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North Bend couple mourn loss of sheep
NORTH BEND - Shari and Michael Garske feel as though they have lost three of their children.
Three sheep the couple had for the past two years were killed last month by what animal control officials believe were two dogs. The Garskes, who have no children and think of their array of animals as members of the family, are hoping whatever killed their sheep can be stopped before it attacks something else.
On the morning of Oct. 17, a man came to the Garskes' door. He had found one of their pet sheep, Louise, near Bad Girls Antiques, which is right down the road from the couple's North Bend Way home. Louise was badly injured and looked as though she had been attacked. The man was going up North Bend Way asking about the sheep he had found when he came across the Garskes' house. After finding that Louise had been attacked, the Garskes checked on the other three sheep that they kept on their property.
At different places on their land they found two of their sheep, BettySue and Thelma, dead, and a third, Bill, just hanging on for life. All of the sheep had been mauled by some animal, with their skin torn off and ears missing. Bill was later euthanized. The Garskes were stunned and devastated.
"We were both crying," Michael said.
After investigating the area, they found that some animal had entered the property by going over the simple horse fence with chicken wire the couple had to keep their sheep in. Although the fence was low enough in one area that some animals could easily hop over it, part of the fence was also pounded in, which led the Garskes to believe the animal that attacked their sheep was not only determined to get in but big and strong as well.
Adding to the shock was the fact the couple had heard nothing the previous night. They had come home late and heard nothing while sleeping, although the sheep were not that far from where the Garskes slept.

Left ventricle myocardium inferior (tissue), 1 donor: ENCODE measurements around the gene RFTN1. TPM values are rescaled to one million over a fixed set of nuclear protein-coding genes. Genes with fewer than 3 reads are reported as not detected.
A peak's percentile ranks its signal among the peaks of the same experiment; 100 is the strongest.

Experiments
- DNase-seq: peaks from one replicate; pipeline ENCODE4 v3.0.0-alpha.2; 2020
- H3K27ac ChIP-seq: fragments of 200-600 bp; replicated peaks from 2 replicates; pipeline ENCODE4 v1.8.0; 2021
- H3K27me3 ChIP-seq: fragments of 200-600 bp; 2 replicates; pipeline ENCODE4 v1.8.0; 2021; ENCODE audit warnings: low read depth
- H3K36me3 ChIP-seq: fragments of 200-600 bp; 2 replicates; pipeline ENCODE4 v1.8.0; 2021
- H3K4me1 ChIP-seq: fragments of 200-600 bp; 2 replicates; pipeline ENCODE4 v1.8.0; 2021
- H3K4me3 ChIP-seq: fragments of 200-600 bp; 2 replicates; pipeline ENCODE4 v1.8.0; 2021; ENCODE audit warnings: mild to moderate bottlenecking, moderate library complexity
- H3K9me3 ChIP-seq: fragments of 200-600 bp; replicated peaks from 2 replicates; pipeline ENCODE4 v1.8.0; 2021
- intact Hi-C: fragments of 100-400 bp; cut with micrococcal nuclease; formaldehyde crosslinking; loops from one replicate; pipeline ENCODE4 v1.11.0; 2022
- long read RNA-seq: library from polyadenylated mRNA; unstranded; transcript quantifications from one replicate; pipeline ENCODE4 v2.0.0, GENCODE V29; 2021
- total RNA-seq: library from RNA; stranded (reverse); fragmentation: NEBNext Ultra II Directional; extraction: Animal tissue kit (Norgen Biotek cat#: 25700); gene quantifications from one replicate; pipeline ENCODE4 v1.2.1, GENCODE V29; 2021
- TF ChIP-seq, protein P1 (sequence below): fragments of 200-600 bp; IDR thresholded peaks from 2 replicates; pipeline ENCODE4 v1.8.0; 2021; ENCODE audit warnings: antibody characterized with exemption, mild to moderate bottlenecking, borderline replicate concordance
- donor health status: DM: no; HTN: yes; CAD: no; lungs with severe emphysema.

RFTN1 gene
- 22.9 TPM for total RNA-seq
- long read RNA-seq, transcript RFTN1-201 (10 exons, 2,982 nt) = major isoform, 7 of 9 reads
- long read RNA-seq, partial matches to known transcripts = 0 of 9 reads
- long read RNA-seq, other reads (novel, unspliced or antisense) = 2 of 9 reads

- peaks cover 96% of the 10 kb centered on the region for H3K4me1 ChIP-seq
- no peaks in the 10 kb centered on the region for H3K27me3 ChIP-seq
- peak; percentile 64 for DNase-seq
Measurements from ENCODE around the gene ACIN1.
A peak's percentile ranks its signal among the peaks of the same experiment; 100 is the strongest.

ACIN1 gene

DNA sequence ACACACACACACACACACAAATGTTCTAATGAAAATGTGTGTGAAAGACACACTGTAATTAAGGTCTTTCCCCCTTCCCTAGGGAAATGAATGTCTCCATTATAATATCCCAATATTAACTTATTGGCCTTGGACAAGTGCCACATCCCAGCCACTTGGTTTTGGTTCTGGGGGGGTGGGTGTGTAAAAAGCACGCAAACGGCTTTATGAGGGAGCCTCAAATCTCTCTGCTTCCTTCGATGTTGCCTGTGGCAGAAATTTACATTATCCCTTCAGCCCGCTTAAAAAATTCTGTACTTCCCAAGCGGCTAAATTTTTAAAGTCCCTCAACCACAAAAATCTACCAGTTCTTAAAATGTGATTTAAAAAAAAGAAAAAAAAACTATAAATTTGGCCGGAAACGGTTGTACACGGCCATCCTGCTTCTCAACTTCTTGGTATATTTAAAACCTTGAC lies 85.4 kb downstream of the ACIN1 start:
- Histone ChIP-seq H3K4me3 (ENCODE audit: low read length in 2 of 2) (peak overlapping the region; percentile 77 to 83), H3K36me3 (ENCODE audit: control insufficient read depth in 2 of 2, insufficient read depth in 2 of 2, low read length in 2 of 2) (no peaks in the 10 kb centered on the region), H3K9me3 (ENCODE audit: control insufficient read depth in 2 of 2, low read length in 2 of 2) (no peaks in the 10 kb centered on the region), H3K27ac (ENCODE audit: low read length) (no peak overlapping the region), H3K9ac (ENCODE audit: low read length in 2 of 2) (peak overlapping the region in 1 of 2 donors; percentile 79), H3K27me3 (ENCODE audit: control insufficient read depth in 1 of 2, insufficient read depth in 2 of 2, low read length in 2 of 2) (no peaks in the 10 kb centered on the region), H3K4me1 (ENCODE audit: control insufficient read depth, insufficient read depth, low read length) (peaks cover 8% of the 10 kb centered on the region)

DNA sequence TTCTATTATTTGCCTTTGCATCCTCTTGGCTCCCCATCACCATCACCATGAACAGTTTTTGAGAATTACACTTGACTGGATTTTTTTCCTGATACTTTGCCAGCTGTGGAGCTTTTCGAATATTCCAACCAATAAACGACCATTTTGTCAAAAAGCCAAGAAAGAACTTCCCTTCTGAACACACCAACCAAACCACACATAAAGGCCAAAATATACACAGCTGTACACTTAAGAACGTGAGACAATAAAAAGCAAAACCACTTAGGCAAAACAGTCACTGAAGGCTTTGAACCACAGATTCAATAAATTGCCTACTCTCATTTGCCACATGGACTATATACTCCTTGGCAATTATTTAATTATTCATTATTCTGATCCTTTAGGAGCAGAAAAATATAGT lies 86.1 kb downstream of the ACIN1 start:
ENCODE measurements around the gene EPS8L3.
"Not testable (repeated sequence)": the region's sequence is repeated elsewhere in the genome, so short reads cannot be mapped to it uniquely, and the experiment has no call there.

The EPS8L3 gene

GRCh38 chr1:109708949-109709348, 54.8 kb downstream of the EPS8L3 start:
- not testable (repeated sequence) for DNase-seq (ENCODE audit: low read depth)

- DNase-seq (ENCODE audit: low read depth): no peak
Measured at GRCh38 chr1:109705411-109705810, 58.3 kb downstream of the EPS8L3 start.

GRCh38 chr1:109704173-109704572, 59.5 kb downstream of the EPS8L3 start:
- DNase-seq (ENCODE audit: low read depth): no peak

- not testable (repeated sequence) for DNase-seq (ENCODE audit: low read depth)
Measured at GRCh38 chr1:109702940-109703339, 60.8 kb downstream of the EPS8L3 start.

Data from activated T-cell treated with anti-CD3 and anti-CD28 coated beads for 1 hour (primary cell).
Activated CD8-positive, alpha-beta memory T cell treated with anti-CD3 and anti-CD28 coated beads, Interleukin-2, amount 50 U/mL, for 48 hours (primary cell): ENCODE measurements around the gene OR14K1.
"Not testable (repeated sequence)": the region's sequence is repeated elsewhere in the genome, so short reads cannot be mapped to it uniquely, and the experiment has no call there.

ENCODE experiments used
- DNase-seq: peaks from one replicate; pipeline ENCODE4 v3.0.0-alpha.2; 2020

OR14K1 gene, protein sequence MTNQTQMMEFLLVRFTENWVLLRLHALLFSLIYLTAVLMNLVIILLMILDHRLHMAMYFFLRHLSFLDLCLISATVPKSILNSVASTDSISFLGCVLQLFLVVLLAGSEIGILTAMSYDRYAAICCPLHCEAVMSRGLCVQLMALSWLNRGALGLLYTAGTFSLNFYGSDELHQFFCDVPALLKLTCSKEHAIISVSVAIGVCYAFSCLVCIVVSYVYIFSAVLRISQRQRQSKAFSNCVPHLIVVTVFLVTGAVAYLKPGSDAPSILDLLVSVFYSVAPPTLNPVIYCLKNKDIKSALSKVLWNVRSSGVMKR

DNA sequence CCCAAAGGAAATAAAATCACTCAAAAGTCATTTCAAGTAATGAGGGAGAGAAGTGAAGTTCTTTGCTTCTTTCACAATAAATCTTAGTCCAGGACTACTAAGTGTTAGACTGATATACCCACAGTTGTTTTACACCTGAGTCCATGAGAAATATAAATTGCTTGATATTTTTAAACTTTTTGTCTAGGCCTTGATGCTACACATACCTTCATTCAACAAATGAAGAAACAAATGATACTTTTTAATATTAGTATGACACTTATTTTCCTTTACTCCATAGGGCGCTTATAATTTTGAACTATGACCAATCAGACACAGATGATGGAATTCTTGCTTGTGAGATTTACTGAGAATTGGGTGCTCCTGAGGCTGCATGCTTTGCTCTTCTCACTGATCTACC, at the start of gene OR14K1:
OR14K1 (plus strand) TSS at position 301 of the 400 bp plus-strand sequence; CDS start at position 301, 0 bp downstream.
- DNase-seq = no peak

At first, the couple thought a mountain lion had attacked their sheep. Deer visit their land often and the Garskes thought one may have led a mountain lion into their yard while being chased. A wildlife official who came out, however, noticed paw prints in the mud around the barn where the sheep slept and said they definitely did not belong to a cougar, or even a coyote, but that a dog had attacked the sheep. He also said it looked like the sheep were attacked by two dogs, one large one and one smaller one.
The couple fortified the barn their one remaining sheep was staying in but were surprised to find a hole had been dug beneath the barn two days later. Michael put tile over the hole and King County Animal Control brought out a dog trap, but no dog was ever caught.
The Garskes have their eye out for two dogs that have been seen roaming around their neighborhood and Cedar Falls Way, which runs behind their property. They suspect the larger dog may be a bull mastiff, and the smaller dog a medium-sized Labrador-German shepherd mix. Friends have seen large dogs in the area, and the Garskes later found the remains of a baby deer that had been attacked behind their home.
Sgt. David Morris of King County Animal Control said the Garskes' case falls into a kind of gray area regarding what officials can do about dog attacks. Washington law says that any animal that attacks another person's animal can be put down or ordered to be put down. If a person sees a dog come onto their property and attack an animal, the person can shoot the dog. The owner of a dog can be held liable for any damage their dog incurs on someone else's property, as well.
Since no one saw what dog or dogs attacked the Garskes' animals, however, the case may be a littler fuzzier. Morris said dogs will return to where they have attacked before, which was why a dog trap was set. Without a definite identification, however, it would be hard to punish a suspect dog.
Morris said that if people have information about which dog may have attacked the Garskes' sheep, they should contact animal control. While people have the right to protect their animals and property, he also warned that people should be careful of what they shoot at.
"People are responsible where their bullets go," Morris said.
In the meantime, the Garskes still feel like they have lost members of their family. They spent $4,000 on a new fence to protect Louise and their pot-bellied pig Hamilton, who both share the barn. The couple said both of the animals are a little more jumpy after the attacks, a feeling that is shared by others on the property.
"Every time I hear a bark at night, I jump," Shari said.
* If you have any information regarding the attack on the Garskes' sheep or have seen any roaming dogs fitting the previous description, call King County Animal Control at (206) 296-7387.